I’ve always loathed the notion of “living on borrowed time,” even though I’m confident that God wears a watch as big as the moon and with no dials.
I went to the doctor, and he told me I have no more than eighty or ninety more years to live. I can’t tell you how this has disturbed my mind and put me into a panic. It seems like just days ago I was crawling naked across my yard, picking daisies and drooling. Now, I’m suddenly faced with the pretty-well imminent prospect of being forced into a funeral suit and pushing up daisies. Okay, the backyard incident was pretty recent. My point is that I’m not ready to face the prospect of shuffling off this mortal coil with so much left undone.
Admittedly, compared to many of my fellow humans, I have racked up a dizzying list of accomplishments. Last year alone, I perfected my recipe for molten chocolate cake, wrote a haunting country and western song (arranged for clarinet and accordion) about my cat, and spent the equivalent of several hundred man-hours sleeping off hangovers in my hammock.
Still, there is so much more to accomplish in the few good years I have left. I have so many as-yet-unrealized dreams and aspirations to fulfill. When will I ever finish developing my Clooney-esque square jaw and my well-differentiated abdominals? When will I compose my epic poem about the devastating beer shortage of the early 80s?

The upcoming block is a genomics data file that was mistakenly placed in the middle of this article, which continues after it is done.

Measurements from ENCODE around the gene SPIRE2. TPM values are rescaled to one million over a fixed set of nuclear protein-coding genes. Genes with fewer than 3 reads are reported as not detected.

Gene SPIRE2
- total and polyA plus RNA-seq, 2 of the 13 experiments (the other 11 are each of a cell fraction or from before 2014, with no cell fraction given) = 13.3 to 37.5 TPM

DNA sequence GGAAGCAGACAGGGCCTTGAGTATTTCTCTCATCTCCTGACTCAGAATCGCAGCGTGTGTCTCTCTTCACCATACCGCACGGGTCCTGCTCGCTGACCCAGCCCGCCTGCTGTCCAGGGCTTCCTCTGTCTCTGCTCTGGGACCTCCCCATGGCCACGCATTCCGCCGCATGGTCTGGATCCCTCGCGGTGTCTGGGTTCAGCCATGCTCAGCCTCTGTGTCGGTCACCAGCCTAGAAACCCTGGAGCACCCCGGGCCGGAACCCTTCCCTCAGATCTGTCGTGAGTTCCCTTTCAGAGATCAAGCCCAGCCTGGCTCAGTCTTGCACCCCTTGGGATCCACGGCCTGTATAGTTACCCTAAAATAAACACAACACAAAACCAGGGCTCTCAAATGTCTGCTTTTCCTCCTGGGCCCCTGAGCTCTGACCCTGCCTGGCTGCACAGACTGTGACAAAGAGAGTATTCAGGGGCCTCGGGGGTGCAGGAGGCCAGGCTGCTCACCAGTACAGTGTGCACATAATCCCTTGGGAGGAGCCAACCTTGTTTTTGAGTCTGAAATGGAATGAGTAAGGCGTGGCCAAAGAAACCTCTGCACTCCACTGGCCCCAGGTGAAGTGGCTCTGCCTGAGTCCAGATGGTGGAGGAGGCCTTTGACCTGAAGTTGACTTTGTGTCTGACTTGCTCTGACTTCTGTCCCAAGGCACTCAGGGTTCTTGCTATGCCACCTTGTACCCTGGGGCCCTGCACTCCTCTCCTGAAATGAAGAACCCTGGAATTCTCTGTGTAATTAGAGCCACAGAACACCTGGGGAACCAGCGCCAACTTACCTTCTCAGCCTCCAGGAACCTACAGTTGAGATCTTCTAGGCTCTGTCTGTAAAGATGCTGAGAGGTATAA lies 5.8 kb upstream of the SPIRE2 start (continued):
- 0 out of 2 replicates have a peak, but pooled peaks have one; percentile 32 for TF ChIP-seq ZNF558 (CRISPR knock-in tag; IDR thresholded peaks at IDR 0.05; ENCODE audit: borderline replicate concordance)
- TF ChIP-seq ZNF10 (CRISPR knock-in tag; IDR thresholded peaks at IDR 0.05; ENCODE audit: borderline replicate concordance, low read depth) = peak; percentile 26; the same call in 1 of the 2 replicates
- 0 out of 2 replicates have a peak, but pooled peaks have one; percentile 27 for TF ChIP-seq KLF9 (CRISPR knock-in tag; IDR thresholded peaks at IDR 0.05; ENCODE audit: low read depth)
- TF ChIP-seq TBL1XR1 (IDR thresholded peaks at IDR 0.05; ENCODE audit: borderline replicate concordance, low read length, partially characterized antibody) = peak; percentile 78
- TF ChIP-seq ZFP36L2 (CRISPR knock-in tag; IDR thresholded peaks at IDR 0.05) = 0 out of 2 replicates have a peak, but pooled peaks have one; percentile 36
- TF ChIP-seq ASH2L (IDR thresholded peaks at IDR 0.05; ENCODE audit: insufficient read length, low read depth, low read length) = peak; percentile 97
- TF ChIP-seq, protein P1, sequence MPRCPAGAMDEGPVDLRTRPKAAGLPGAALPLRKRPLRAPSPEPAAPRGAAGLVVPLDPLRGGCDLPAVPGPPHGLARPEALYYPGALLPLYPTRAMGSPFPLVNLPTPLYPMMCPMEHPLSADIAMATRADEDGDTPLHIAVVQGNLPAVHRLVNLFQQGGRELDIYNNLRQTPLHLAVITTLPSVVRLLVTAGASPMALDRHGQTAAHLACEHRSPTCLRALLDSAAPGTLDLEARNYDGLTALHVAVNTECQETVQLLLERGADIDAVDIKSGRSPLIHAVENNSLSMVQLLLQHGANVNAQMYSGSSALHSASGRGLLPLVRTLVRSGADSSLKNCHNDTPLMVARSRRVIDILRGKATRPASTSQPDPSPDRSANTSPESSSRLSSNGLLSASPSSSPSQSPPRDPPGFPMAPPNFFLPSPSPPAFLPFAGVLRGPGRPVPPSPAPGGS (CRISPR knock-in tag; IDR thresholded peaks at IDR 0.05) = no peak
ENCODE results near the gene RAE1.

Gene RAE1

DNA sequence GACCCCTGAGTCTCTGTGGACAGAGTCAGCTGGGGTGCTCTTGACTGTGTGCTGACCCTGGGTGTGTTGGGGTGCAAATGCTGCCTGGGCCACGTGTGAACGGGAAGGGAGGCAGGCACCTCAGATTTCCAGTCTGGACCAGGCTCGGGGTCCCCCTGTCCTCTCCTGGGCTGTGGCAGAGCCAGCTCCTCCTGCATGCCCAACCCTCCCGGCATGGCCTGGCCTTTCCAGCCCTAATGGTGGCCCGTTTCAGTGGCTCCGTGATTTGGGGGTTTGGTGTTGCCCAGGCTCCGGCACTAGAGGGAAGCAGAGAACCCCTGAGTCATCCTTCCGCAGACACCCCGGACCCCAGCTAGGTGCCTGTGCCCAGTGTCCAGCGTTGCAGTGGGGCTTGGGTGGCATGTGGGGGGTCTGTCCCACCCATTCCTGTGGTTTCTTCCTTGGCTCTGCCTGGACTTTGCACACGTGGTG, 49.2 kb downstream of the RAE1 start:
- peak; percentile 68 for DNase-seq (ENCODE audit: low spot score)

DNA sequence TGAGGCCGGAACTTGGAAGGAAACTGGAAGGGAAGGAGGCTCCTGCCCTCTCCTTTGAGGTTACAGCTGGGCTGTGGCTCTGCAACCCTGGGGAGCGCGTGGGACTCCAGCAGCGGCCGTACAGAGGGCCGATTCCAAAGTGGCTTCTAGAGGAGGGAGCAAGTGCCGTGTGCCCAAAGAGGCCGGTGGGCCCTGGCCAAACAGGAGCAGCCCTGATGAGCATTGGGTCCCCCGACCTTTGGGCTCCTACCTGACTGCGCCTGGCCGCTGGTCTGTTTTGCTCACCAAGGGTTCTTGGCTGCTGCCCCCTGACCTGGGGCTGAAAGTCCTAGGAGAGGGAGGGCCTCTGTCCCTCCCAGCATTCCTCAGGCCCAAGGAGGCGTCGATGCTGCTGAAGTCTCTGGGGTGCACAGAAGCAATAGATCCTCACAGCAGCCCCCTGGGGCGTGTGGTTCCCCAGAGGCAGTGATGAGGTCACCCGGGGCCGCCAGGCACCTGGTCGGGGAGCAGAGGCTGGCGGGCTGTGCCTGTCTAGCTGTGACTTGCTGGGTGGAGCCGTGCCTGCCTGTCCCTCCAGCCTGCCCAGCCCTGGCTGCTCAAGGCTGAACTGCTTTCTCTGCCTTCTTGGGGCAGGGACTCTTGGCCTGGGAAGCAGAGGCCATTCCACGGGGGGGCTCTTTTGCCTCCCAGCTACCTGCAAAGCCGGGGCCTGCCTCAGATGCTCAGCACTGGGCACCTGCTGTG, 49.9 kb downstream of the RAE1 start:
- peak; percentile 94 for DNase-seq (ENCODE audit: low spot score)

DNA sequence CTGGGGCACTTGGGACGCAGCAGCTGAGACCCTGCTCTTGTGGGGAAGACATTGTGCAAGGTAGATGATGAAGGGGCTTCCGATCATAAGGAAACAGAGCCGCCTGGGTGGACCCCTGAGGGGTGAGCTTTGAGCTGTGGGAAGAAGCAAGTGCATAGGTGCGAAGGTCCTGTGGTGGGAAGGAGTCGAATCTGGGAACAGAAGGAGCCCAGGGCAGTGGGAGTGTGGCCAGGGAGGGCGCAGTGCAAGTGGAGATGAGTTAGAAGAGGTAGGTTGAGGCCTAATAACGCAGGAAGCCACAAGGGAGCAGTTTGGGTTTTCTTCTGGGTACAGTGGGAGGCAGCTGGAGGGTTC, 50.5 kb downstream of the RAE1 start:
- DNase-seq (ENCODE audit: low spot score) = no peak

It is too late, now, of course, to alter the past. Far be it for me to wallow in self-indulgent pity and regret. Still, I can’t help but wish that I had taken more steps to preserve my health. If I could turn back the clock, for instance, I would follow the Canada Food Guide more assiduously. I see now that it’s filled with bracing wisdom and sound advice. No question about it, I would eat more leafy green vegetables and more whole grains.
But, damn it all! What if I don’t want to eat poisonous-tasting greens and bread that seems as though it has been dropped and repeatedly stepped on? What kind of cursed cosmic trickery is responsible for the fact that this sort of ghastly fodder is better for you than, say, Polish vodka and chocolate croissants?
On second thought, to hell with it, I say. Better to live only another eight or nine decades, and live them well, than to relinquish the very joys that make living worthwhile. So, the world may be deprived of some portion of my potential legacy. If that is the price to go out in style, then so be it!